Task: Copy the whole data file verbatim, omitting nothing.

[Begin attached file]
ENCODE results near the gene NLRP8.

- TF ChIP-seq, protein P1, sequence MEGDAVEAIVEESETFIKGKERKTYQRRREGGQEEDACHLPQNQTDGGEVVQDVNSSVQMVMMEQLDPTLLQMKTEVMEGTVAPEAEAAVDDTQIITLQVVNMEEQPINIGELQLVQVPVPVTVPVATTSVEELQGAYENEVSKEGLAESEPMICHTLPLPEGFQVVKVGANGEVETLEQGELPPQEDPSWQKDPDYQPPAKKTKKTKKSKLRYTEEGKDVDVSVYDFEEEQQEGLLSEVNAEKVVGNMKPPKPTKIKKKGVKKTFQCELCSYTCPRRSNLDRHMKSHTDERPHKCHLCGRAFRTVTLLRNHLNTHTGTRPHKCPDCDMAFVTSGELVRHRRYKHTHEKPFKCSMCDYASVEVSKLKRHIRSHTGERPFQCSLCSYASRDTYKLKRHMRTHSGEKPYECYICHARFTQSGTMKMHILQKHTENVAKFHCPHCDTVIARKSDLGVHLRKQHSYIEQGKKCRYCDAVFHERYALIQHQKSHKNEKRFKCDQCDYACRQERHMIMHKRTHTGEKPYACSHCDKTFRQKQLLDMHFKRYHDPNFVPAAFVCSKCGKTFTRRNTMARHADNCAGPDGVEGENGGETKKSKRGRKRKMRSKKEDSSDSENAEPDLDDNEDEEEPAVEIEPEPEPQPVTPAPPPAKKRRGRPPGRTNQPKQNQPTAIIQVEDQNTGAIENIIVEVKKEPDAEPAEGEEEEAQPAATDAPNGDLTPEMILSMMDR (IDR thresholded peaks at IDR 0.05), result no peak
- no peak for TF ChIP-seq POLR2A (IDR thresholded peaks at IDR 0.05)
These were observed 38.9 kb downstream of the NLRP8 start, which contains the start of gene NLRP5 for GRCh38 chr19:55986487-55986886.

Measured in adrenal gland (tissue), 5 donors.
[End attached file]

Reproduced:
ENCODE results near the gene NLRP8.

- TF ChIP-seq, protein P1, sequence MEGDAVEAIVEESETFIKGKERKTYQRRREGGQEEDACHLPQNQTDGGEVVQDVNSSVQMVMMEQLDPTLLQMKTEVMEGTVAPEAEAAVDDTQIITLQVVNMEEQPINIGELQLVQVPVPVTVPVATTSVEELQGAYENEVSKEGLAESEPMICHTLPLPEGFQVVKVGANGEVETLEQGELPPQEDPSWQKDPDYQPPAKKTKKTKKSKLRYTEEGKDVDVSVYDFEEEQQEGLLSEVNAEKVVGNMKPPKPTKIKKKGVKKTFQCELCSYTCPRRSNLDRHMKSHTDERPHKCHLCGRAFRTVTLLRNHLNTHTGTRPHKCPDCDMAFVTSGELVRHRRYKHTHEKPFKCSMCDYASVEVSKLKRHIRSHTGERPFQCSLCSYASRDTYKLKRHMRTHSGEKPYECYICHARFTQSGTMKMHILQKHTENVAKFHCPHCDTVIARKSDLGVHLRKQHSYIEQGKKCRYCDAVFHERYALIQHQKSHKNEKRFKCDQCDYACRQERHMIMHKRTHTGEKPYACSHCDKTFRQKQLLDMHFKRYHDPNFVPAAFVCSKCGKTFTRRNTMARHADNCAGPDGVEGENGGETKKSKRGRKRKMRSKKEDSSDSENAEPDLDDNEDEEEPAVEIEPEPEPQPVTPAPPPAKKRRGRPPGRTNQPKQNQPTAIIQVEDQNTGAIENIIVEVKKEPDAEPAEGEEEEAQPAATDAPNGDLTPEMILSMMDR (IDR thresholded peaks at IDR 0.05), result no peak
- no peak for TF ChIP-seq POLR2A (IDR thresholded peaks at IDR 0.05)
These were observed 38.9 kb downstream of the NLRP8 start, which contains the start of gene NLRP5 for GRCh38 chr19:55986487-55986886.

Measured in adrenal gland (tissue), 5 donors.